satisfy the Motor Carrier Safety Act’s directive that the agency promulgate “a means of deciding
whether the owners, operators, and persons meet the safety fitness requirements.” MST Express,
108 F.3d at 402–406. The Circuit found that such an open-ended regulation did not constitute a
reasonable interpretation of the agency’s mandate to publish “a means of deciding” safety fitness
ratings in the CFR. Id. at 406. Understood this way, MST Express is readily distinguishable
because the regulations in that case did not serve to “significantly narrow” the statutory criteria
and, thus, wholly failed to carry out Congress’ mandate. LUPE, 608 F.3d at 223. Here, on the
other hand, FEMA has in fact provided sufficiently specific IHP regulations to satisfy the Stafford
Act’s directive—as discussed in LUPE—and, accordingly, the court does not agree with Plaintiffs
that FEMA’s regulations suffer from similar flaws to those identified in MST Express.
Count II - 42 U.S.C. § 5151(a)
The court reaches the same conclusion regarding FEMA’s interpretation of 42 U.S.C.
§ 5151(a). Again, that section requires FEMA to “issue . . . such regulations as may be necessary
for the guidance of personnel carrying out [the IHP and any] . . . [s]uch regulations shall include
provisions for insuring that the [IHP is carried out] in an equitable and impartial manner, without
42 U.S.C. § 5151(a) (emphasis added). Relying on Gonzales v. Oregon, 546
U.S. 243 (2006), Plaintiffs assert that FEMA’s interpretation is unreasonable because 44 C.F.R.
§ 206.11(b), “only repeats what is required by statute” and, thus, is nothing more than a “parroting
regulation” not entitled to deference. See Pls.’ Opp’n at 13–14. Gonzales, however, concerned
whether an agency should be afforded deference in interpreting its own regulations under Auer v.
Robbins, 519 U.S. 452 (1997), where such regulations merely “parroted” the governing statute.
Gonzales, 546 U.S. at 257.
That question is not implicated in this case. Plaintiffs are not
challenging FEMA’s authority to interpret its IHP regulations, but rather, the content of those IHP
regulations. Gonzales is thus irrelevant to this case.
Further, Plaintiffs’ argument that FEMA has merely parroted the text of the Act collapses
upon further inspection. True, consistent with the text of § 5151(a), section 206.11(b) requires all
FEMA personnel to “perform their work in an equitable and impartial manner, without
discrimination on the grounds of race, color, religion, nationality, sex, age, or economic status.”
44 C.F.R. § 206.11(b). But that is not all that section 206.11 commands. It also demands that
“government bodies and other organizations shall provide a written assurance of their intent to
comply with regulations relating to nondiscrimination.” Id. § 206.11(c). It further requires the
agency to make available to a broad spectrum of interested persons—“employees, applicants,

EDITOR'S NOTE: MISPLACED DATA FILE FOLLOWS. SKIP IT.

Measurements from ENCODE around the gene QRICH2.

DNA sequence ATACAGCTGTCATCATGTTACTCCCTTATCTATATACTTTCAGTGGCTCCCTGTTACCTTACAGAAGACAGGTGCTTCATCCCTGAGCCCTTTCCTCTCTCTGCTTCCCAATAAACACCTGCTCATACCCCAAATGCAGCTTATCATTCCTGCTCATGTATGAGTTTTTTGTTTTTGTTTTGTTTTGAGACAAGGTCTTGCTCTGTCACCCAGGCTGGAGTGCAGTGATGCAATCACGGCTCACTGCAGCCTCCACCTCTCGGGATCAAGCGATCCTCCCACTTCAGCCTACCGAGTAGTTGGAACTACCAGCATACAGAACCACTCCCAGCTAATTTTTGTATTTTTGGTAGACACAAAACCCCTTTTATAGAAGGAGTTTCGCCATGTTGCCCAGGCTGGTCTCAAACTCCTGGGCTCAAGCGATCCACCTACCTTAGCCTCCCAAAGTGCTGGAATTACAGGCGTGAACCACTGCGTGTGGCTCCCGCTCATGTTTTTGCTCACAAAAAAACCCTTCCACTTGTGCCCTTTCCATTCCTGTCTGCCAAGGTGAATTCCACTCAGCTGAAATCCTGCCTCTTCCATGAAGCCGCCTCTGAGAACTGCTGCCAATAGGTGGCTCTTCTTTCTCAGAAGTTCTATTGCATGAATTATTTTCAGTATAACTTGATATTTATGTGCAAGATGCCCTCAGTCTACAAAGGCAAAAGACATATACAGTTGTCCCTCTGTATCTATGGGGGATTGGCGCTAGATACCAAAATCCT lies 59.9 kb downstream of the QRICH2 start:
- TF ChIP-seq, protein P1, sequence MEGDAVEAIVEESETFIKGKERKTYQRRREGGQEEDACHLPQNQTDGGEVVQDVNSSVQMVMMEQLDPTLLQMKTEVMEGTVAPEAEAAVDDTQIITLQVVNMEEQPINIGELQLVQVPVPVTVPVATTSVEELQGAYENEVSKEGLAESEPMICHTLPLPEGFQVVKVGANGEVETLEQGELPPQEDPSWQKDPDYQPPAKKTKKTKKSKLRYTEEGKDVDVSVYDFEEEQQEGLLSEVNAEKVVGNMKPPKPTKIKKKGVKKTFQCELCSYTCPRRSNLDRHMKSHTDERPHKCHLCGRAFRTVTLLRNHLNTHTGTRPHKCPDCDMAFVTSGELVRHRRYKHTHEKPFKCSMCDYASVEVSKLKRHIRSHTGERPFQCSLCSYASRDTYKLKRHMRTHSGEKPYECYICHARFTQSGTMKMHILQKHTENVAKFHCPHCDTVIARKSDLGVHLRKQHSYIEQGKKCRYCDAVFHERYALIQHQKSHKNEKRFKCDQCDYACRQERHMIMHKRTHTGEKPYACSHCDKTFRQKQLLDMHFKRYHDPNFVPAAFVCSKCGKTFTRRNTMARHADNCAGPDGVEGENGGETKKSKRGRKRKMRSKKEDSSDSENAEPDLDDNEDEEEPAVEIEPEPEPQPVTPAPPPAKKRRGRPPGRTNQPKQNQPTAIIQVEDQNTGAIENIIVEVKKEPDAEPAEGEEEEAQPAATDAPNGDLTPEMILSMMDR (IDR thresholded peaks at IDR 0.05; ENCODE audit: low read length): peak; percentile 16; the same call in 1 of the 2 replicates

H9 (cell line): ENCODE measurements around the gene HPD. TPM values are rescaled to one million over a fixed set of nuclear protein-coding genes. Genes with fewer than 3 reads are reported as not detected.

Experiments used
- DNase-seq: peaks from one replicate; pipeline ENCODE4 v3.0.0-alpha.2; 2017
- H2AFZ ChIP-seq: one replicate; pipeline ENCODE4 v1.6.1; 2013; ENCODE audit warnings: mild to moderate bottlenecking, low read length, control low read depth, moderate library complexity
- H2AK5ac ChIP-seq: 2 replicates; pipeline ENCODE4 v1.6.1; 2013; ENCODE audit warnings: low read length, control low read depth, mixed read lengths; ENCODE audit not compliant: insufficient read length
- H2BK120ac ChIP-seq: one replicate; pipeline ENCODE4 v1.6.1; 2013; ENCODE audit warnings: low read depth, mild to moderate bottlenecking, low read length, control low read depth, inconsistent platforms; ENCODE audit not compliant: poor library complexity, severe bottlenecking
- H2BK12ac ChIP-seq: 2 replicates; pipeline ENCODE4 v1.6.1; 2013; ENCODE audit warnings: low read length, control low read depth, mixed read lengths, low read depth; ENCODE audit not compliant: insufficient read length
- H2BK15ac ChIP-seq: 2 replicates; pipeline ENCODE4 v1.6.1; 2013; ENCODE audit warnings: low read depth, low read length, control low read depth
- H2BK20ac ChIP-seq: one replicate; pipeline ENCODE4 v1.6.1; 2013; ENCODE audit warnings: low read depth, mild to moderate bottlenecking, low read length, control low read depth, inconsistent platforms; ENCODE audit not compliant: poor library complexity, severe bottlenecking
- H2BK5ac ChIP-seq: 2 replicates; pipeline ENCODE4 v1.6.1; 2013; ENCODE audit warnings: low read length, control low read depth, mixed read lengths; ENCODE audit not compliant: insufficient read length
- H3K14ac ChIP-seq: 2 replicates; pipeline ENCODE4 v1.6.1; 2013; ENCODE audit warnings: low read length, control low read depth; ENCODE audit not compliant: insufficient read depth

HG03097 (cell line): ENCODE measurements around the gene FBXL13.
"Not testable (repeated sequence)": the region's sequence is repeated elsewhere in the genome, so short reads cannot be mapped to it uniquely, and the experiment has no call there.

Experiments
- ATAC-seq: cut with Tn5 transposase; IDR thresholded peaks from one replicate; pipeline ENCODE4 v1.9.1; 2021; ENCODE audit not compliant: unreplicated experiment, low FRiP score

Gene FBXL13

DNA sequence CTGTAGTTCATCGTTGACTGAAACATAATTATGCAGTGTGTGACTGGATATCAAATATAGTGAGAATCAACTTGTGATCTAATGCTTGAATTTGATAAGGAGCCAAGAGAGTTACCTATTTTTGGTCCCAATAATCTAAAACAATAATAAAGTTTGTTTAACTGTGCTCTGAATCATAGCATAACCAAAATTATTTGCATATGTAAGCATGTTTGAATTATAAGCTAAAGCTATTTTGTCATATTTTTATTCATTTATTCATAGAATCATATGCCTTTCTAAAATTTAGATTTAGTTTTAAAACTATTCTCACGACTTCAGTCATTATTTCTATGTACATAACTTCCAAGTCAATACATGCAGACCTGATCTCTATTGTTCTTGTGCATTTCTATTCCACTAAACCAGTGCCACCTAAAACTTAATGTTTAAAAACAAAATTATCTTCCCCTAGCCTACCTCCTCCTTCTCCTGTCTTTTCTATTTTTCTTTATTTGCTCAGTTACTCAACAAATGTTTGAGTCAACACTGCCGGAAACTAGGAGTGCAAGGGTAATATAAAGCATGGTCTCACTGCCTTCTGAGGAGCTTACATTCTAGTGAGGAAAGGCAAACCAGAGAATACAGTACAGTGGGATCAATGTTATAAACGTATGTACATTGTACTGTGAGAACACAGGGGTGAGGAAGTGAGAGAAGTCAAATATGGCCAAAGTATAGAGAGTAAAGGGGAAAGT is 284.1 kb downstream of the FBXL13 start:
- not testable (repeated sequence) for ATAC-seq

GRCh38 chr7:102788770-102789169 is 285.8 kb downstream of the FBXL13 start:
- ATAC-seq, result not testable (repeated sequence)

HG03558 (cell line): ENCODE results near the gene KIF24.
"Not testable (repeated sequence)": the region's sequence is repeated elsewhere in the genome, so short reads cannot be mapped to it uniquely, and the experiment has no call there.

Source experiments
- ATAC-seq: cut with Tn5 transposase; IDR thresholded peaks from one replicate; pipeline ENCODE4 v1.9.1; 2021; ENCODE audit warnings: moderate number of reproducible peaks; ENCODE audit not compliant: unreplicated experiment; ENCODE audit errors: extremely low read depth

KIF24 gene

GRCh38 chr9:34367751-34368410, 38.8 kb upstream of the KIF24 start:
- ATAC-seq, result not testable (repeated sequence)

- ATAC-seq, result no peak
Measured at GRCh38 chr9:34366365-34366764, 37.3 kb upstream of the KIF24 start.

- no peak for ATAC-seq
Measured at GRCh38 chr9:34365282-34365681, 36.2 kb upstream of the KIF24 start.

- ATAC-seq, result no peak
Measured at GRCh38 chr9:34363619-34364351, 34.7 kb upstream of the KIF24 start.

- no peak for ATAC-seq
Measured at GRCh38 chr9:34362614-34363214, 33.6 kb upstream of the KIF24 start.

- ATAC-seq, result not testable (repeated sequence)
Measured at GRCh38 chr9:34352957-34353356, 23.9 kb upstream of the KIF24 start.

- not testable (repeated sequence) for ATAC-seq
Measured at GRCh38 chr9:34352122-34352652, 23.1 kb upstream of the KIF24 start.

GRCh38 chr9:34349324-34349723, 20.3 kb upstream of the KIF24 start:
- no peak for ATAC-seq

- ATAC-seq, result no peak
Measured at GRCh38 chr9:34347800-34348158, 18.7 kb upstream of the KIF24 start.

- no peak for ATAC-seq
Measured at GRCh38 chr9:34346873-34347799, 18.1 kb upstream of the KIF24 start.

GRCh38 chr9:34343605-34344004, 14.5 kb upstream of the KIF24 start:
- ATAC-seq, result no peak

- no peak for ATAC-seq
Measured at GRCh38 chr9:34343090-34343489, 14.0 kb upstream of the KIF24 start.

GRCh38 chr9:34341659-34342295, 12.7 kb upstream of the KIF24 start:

participants, beneficiaries, and other interested parties”—information as to how FEMA goes about
implementing its programs and activities in an “equitable and impartial” manner. Id. § 206.11(d).
And, perhaps most critically, section 206.11 cross-references another part of FEMA’s regulations,
titled “Nondiscrimination in FEMA-Assisted Programs,” 44 C.F.R. §§ 7.1–7.16.
purpose of those regulations is to give effect to Title VI of the Civil Rights Act of 1964, “to the
end that no person in the United States shall, on the ground of race, color, or national origin, be
excluded from participation in, be denied the benefits of, or be otherwise subjected to
discrimination under any program or activity receiving Federal financial assistance from” FEMA.
Id. The anti-discrimination regulations apply broadly to “any program for which Federal financial
assistance is authorized under law administered by” FEMA, which would include the IHP . Id.
§ 7.4. The regulations enumerate specific forms of prohibited discrimination, id. § 7.5; require
that applications contain assurances of non-discriminatory treatment, id. § 7.7; and authorize
FEMA to conduct investigations to ensure compliance and to ferret out and sanction noncompliance, id. §§ 7.11–7.14. Thus, FEMA has done far more than regurgitate the statute in
insuring the administration of the IHP in an equitable and impartial manner, and the court “must
defer to [FEMA’s] reasonable interpretation . . . as to the degree of detail required.” See Cement
Kiln, 493 F.3d at 218. Accordingly, the court finds that Plaintiffs also fail to state a claim as to
Count III - 42 U.S.C. § 5189a(c)
Finally, FEMA has published regulations that govern appeals of disaster relief decisions .
Though hardly fulsome, 44 C.F.R. § 206.115 sets forth instructions and procedures for appealing
the denial of assistance determinations under the IHP. The fact that Plaintiffs desire a more fully
fleshed-out set of published regulations does not make the level of specificity chosen by FEMA
unreasonable. See Cement Kiln, 493 F.3d at 221–222; Ethyl, 306 F.3d at 1149. Accordingly, the
court finds that Plaintiffs also fail to state a claim as to Count III.7
For the foregoing reasons, the court grants Defendants’ Motion to Dismiss and denies
Plaintiffs’ Motion for Partial Summary Judgment.
A separate Order accompanies this Memorandum Opinion.
Dated: July 11, 2017
Amit P. Mehta
United States District Judge
Given that Count IV depends on Plaintiffs stating a claim in Counts I, II or III, Count IV necessarily fails to state a
claim, as well.